On Mayday, I was in the parks and streets of Manhattan for #M1GS, the May 1st General Strike, a daylong gathering called by a coalition of dozens of labor organizations. Like many, I was there under many motivations: as a participant in Occupy Wall Street and Occupy Faith NYC, as a member of the labor union and advocacy organization the American Association of University Professors (AAUP), and as a theologian. I joined tens of thousands in New York City and around the country and around the world, workers of all kinds, labor union members, Occupiers, community organizers, seasoned activists, first-time participants, and all manner of allies who cheered us on from the sidewalks, fire escapes, and opened windows in the tall buildings along the march route.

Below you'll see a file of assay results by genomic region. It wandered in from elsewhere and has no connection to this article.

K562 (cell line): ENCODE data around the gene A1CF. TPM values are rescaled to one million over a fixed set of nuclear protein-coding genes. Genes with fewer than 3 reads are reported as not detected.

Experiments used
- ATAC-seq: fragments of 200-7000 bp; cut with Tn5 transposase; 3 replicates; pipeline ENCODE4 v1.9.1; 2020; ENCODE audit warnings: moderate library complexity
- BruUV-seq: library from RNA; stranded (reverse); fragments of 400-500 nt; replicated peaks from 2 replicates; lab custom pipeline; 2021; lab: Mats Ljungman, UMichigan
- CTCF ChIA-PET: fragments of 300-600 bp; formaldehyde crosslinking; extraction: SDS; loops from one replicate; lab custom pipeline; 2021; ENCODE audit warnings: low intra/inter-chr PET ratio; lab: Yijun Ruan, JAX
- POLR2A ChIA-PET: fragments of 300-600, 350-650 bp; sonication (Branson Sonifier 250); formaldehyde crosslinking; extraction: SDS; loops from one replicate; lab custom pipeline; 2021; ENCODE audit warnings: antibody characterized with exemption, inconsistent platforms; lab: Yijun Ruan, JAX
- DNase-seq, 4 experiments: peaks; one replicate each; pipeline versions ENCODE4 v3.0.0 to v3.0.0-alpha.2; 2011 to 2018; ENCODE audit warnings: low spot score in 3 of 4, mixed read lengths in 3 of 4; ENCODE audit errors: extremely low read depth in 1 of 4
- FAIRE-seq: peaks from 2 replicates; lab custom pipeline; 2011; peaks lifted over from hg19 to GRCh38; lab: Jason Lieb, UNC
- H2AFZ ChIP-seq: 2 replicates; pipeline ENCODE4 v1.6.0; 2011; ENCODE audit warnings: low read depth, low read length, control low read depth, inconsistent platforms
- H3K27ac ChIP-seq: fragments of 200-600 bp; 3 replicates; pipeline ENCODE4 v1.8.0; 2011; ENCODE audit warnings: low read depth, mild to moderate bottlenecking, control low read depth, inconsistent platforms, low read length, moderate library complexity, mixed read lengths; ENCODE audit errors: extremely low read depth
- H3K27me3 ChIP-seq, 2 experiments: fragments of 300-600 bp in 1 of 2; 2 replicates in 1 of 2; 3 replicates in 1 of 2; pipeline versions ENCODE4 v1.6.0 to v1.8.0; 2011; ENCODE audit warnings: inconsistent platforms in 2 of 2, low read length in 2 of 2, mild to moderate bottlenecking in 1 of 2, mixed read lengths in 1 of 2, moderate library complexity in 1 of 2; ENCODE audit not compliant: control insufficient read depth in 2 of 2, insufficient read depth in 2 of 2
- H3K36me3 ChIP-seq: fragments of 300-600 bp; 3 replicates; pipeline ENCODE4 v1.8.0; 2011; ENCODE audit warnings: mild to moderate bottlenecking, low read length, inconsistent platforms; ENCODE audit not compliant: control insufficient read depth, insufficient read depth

There were apparently a few dozen arrests, though I did not personally see any over the course of seven hours. (Nor could I afford to get too close if things got too hot, because I needed to be free to teach the next day.) I arrived in the early afternoon at Bryant Park to find a thousand or so people getting warmed up with teach-ins, leafletting, conversations, sign-making, and picture-taking. There were also dozens of people carrying guitars (and a few basses and banjos), rehearsing for the Occupy Guitarmy, an all-volunteer guitar ensemble led by renowned rock guitarist Tom Morello, of Rage Against the Machine and now The Nightwatchman. I was concerned because I thought that a thousand or so people would be a poor turnout for such a hyped-up event as this General Strike. But things changed quickly.